Major upgrade of the Greenock Ocean Terminal
Greenock Ocean Terminal
Inverclyde Council have undergone a major upgrade of the Greenock Ocean Terminal, the development of the George Wylie Museum and a dining venue on the waterfront. The new improved facilities have been developed to serve over 100 cruise ships that arrive on the Clyde each year.
This is a magnificent venue that Inverclyde can be proud of. Our warm welcome is famous around the world and now we have a first-class venue befitting of that for visitors from near and far to enjoy all-year round, as well as the local community. It’s a project that has been a long time in the making but has been delivered through hard work and determination by all involved.
There were many challenging aspects to this project, ranging from building on top of the old, filled-in shipyard and dock infrastructure, to addressing issues related to flooding and drainage, and grappling with the complexity of the building’s footprint and form.
Through extensive site investigation and careful adjustments to the design, we were able to devise a piled foundation solution that left the buried dockyards undisturbed.
Flooding was a major concern, given the site’s proximity to the river. Detailed investigations and comprehensive flood modelling helped to minimise the impact, safeguarding the new building, and facilitating the approval of the proposed development.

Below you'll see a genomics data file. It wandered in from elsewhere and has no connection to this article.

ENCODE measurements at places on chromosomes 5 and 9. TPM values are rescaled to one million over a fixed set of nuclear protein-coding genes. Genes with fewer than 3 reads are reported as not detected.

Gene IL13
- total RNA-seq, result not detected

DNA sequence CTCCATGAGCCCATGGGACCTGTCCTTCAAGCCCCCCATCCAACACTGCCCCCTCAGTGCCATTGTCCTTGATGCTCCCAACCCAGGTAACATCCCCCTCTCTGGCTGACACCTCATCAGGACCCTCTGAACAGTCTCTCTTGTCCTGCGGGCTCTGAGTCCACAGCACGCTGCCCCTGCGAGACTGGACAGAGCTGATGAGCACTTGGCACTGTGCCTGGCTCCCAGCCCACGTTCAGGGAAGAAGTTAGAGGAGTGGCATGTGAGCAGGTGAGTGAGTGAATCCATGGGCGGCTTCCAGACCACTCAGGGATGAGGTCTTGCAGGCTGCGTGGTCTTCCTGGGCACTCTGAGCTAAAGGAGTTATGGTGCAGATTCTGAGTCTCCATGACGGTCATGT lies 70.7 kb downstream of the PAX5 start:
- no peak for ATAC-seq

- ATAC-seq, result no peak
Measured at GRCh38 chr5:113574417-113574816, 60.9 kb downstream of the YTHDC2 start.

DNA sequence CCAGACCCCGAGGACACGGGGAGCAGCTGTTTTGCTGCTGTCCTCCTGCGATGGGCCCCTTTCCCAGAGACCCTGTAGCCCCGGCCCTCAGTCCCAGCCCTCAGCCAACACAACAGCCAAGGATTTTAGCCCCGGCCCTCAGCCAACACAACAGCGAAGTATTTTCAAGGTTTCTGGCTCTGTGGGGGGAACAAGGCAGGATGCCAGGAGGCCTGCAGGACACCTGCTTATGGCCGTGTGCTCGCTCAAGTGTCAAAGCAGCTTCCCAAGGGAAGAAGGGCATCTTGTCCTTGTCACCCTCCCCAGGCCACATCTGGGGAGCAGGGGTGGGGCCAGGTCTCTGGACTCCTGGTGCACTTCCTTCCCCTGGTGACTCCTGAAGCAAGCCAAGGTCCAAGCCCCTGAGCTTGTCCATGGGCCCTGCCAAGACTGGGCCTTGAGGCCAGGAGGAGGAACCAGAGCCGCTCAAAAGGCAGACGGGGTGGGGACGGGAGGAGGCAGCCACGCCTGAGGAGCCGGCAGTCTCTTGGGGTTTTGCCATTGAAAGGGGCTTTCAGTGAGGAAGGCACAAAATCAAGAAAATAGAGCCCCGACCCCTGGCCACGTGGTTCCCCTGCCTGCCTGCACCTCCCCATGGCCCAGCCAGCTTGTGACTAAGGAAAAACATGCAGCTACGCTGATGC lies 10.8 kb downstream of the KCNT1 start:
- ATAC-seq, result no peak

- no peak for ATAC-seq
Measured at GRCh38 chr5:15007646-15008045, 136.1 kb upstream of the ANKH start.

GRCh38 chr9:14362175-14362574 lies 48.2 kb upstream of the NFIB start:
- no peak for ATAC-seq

The development necessitated the removal of a portion of an existing car park and integration with a somewhat congested town road network. Additionally, we had to accommodate 40+ coaches meeting a Cruise Liner, as well as up to 2000+ passengers and crew arriving in the town.
Furthermore, we needed to incorporate the SUSTRANS Cycle Route running through the site. Intensive negotiations with both the Roads Department and Peel Ports were essential to devise a compromise solution that would satisfy all parties involved. Again, our instrumental role was crucial in bringing this to fruition.
The project was delivered throughout the COVID-19 pandemic which had a huge impact on the delivery, as procedures had to change during its construction. Through regular team meetings with the contractor and key stakeholders, along with ongoing dialogue, any issues could be raised and resolved quickly and efficiently.
The building comprises three distinct parts, each serving a very different function: a ‘terminal’ providing airport-like security facilities for transitioning ship passengers; a museum with a controlled internal environment; and finally, a restaurant kitchen and dining facilities located on the first floor. Close liaison and coordination with the Architect were vital in providing the engineering solutions necessary to realise this complex layout. The result is a building that is unique in both form and layout, aptly reflecting the shipping and maritime history of the area.